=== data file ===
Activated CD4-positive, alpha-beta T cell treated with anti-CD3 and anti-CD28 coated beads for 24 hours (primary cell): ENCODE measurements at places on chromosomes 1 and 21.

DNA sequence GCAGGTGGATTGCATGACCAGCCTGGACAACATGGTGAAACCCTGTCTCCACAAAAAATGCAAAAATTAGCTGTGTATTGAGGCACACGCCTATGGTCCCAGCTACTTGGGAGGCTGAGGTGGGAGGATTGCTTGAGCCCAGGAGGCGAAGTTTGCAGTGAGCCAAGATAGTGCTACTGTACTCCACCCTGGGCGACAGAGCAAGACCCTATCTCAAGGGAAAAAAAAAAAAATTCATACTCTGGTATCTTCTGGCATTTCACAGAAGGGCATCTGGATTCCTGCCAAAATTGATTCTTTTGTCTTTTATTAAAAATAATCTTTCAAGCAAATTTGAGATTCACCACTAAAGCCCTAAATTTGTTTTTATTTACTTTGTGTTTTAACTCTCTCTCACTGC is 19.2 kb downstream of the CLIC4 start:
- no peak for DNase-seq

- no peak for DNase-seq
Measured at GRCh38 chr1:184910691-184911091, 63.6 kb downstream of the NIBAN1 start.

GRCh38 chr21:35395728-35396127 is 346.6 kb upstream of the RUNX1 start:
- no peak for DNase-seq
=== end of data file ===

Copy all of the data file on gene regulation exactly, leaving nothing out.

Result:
Activated CD4-positive, alpha-beta T cell treated with anti-CD3 and anti-CD28 coated beads for 24 hours (primary cell): ENCODE measurements at places on chromosomes 1 and 21.

DNA sequence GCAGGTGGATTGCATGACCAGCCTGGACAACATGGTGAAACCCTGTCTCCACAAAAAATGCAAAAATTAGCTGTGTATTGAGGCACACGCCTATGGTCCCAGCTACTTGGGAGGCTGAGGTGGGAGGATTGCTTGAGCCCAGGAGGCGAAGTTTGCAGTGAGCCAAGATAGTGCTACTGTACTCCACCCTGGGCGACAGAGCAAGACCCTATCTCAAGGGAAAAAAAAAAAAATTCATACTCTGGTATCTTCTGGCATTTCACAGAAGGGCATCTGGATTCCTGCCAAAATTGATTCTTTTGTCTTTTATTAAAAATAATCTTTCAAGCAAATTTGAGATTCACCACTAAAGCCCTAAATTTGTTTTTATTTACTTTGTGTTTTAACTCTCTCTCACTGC is 19.2 kb downstream of the CLIC4 start:
- no peak for DNase-seq

- no peak for DNase-seq
Measured at GRCh38 chr1:184910691-184911091, 63.6 kb downstream of the NIBAN1 start.

GRCh38 chr21:35395728-35396127 is 346.6 kb upstream of the RUNX1 start:
- no peak for DNase-seq